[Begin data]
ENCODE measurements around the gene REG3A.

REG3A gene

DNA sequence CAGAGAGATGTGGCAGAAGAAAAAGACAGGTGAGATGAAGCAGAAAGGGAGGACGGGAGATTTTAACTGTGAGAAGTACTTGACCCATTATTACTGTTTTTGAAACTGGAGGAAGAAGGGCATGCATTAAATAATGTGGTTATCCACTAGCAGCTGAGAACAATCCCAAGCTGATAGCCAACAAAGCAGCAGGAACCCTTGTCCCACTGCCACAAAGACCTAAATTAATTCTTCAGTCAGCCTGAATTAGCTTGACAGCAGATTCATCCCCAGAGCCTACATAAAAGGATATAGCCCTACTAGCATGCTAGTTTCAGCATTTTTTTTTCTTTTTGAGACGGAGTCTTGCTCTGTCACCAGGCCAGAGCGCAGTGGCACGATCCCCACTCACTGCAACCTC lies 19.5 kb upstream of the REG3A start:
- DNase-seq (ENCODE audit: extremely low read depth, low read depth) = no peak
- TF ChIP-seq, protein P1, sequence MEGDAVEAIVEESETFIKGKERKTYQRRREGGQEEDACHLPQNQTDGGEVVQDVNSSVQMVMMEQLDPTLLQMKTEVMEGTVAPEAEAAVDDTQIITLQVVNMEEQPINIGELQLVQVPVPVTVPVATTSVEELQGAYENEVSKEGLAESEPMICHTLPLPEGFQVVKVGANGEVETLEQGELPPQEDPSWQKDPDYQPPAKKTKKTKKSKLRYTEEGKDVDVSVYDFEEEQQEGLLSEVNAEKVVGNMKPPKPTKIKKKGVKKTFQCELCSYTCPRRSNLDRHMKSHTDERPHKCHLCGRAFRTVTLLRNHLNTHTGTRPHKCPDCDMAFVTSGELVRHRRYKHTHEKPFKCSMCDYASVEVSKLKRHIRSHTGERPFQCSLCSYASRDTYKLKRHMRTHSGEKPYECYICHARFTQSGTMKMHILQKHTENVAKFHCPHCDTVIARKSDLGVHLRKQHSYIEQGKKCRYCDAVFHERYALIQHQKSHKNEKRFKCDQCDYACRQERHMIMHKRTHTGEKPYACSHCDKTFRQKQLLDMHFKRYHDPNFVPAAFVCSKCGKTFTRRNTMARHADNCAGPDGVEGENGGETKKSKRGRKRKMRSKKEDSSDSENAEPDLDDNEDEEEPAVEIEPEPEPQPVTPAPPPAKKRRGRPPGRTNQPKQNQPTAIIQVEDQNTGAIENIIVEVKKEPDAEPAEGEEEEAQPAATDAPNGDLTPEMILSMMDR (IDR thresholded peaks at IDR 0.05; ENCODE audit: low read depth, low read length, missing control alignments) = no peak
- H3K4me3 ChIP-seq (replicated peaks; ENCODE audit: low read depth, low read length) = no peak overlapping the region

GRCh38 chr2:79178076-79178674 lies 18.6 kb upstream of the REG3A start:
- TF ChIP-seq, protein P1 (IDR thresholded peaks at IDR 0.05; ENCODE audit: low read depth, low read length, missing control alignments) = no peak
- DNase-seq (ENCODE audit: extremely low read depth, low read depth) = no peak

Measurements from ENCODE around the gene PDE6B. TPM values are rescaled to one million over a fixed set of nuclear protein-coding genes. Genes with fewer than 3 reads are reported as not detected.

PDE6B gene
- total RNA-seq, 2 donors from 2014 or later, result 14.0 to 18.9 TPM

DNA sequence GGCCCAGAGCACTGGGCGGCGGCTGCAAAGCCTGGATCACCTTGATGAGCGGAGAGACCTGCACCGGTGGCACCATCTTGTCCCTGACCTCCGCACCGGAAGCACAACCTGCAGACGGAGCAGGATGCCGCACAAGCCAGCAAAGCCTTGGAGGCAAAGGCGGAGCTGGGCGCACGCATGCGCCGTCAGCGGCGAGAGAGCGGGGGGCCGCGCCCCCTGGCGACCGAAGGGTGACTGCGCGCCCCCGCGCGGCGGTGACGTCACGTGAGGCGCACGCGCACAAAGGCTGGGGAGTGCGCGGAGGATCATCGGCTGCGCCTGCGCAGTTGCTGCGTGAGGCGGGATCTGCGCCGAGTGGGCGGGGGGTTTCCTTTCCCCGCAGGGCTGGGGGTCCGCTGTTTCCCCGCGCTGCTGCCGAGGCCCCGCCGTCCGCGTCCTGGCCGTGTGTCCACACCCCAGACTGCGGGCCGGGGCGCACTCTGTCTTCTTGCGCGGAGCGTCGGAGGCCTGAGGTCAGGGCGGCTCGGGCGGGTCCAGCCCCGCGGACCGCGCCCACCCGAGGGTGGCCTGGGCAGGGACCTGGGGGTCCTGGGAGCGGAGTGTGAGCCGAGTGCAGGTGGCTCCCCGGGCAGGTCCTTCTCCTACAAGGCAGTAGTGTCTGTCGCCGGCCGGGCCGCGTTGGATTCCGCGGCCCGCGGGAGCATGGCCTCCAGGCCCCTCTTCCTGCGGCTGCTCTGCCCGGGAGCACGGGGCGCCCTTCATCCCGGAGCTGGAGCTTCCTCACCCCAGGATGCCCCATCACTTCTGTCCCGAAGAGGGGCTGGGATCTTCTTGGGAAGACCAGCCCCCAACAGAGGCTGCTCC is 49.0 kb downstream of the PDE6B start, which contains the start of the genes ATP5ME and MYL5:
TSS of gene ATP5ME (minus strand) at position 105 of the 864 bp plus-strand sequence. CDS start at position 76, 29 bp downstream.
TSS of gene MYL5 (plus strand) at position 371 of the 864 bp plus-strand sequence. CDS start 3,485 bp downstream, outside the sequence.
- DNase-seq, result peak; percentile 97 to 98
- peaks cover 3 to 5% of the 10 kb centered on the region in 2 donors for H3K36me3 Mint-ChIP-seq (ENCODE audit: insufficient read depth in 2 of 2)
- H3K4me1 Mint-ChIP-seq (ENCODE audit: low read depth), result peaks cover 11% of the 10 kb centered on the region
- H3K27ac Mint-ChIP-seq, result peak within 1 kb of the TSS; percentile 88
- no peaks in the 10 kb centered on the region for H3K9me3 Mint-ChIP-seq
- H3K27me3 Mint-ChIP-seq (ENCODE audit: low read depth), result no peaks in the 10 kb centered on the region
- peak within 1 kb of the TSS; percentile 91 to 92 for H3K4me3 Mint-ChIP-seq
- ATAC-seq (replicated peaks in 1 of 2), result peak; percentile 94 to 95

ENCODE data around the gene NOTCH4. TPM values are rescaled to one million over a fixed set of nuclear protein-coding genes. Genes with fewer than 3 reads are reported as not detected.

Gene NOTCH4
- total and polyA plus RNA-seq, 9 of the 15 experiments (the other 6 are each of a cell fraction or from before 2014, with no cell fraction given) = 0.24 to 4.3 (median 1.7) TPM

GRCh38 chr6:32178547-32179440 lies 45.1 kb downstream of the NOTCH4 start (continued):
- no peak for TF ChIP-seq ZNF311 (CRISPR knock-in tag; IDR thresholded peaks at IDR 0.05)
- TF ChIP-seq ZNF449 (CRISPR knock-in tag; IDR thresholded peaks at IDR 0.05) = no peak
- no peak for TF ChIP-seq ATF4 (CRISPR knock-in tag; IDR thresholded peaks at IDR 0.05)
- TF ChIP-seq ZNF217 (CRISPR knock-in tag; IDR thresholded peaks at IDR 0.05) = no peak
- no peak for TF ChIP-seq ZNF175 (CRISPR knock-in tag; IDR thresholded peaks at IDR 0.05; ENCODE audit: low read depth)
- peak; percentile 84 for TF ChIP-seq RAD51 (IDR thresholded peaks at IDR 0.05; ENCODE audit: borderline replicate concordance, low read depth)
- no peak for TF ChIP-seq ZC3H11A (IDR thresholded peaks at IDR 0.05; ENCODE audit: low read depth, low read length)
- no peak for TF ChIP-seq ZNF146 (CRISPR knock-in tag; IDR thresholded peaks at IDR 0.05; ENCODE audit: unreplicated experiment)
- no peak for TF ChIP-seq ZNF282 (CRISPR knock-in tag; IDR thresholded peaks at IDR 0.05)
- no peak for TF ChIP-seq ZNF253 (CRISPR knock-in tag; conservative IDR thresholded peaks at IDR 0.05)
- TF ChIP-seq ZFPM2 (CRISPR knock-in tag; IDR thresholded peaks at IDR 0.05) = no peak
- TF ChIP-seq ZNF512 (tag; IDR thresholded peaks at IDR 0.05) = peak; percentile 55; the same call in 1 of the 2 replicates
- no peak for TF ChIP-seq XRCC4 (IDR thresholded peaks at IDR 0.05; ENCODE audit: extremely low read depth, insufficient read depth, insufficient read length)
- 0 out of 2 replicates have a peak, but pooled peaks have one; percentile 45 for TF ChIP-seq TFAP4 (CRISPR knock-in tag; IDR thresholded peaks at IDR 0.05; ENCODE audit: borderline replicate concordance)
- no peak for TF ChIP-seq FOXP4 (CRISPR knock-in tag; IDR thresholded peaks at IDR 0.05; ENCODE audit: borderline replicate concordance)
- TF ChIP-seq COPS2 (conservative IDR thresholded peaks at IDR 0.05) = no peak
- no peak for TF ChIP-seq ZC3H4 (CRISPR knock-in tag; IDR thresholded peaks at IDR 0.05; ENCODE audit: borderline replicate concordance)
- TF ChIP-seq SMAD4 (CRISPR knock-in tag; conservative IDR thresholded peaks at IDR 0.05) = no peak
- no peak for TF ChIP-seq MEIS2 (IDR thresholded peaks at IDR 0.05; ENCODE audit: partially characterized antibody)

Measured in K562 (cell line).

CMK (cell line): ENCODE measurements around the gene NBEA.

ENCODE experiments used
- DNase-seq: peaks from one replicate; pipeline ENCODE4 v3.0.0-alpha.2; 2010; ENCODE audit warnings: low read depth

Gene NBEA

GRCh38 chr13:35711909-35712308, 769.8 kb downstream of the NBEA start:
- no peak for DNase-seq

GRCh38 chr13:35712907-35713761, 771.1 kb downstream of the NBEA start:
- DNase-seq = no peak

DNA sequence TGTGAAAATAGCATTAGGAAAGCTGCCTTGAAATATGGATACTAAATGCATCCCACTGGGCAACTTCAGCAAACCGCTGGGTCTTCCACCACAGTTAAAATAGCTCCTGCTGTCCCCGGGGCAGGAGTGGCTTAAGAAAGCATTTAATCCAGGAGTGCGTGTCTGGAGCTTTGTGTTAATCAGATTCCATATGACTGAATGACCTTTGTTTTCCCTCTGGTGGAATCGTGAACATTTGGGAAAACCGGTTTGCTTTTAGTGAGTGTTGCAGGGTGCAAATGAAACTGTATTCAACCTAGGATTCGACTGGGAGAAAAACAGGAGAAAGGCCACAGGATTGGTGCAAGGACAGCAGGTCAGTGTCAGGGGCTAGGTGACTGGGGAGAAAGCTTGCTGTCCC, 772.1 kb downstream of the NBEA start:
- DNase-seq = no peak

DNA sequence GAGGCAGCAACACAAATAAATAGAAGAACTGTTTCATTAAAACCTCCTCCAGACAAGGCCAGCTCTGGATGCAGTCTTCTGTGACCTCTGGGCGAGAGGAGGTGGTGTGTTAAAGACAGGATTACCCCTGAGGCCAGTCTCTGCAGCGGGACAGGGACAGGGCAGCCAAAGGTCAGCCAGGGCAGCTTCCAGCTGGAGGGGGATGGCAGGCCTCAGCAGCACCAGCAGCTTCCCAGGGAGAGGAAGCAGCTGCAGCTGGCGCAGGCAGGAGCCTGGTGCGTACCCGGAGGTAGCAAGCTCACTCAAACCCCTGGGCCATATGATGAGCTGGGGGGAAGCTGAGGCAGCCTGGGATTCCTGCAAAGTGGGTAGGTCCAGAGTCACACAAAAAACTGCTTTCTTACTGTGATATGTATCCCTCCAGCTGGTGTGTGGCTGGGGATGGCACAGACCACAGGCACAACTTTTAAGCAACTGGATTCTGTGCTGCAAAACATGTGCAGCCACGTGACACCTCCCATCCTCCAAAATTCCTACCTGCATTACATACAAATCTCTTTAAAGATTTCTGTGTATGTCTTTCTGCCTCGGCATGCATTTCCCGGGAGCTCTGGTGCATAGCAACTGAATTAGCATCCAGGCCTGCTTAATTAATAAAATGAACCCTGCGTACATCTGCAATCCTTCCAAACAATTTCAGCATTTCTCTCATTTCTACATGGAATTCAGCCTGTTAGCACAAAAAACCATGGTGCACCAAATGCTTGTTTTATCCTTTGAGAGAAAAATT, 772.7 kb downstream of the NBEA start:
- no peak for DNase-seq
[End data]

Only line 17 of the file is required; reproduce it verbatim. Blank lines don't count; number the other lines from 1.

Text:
- peaks cover 3 to 5% of the 10 kb centered on the region in 2 donors for H3K36me3 Mint-ChIP-seq (ENCODE audit: insufficient read depth in 2 of 2)